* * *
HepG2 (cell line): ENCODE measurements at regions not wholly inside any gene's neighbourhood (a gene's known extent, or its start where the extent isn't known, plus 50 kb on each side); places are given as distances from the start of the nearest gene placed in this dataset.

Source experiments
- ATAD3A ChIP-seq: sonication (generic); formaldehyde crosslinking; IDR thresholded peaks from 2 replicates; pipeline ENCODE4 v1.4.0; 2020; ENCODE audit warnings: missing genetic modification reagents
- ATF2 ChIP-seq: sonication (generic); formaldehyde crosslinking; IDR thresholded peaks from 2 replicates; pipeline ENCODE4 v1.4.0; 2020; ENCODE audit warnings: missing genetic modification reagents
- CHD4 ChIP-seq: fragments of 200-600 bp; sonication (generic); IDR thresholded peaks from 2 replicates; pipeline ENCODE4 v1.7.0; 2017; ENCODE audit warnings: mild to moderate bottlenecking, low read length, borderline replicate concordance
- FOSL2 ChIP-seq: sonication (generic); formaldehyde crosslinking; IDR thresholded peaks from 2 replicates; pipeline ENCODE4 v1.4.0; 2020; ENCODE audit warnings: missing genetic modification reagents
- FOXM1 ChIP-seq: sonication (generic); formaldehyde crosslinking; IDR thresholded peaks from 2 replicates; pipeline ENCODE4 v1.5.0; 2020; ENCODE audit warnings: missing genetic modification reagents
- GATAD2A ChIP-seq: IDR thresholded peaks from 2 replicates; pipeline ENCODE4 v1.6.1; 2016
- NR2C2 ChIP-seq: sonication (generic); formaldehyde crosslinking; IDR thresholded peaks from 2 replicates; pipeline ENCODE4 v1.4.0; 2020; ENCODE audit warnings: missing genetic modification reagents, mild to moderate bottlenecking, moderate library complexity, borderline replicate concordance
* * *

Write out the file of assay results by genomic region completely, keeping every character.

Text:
HepG2 (cell line): ENCODE measurements at regions not wholly inside any gene's neighbourhood (a gene's known extent, or its start where the extent isn't known, plus 50 kb on each side); places are given as distances from the start of the nearest gene placed in this dataset.

Source experiments
- ATAD3A ChIP-seq: sonication (generic); formaldehyde crosslinking; IDR thresholded peaks from 2 replicates; pipeline ENCODE4 v1.4.0; 2020; ENCODE audit warnings: missing genetic modification reagents
- ATF2 ChIP-seq: sonication (generic); formaldehyde crosslinking; IDR thresholded peaks from 2 replicates; pipeline ENCODE4 v1.4.0; 2020; ENCODE audit warnings: missing genetic modification reagents
- CHD4 ChIP-seq: fragments of 200-600 bp; sonication (generic); IDR thresholded peaks from 2 replicates; pipeline ENCODE4 v1.7.0; 2017; ENCODE audit warnings: mild to moderate bottlenecking, low read length, borderline replicate concordance
- FOSL2 ChIP-seq: sonication (generic); formaldehyde crosslinking; IDR thresholded peaks from 2 replicates; pipeline ENCODE4 v1.4.0; 2020; ENCODE audit warnings: missing genetic modification reagents
- FOXM1 ChIP-seq: sonication (generic); formaldehyde crosslinking; IDR thresholded peaks from 2 replicates; pipeline ENCODE4 v1.5.0; 2020; ENCODE audit warnings: missing genetic modification reagents
- GATAD2A ChIP-seq: IDR thresholded peaks from 2 replicates; pipeline ENCODE4 v1.6.1; 2016
- NR2C2 ChIP-seq: sonication (generic); formaldehyde crosslinking; IDR thresholded peaks from 2 replicates; pipeline ENCODE4 v1.4.0; 2020; ENCODE audit warnings: missing genetic modification reagents, mild to moderate bottlenecking, moderate library complexity, borderline replicate concordance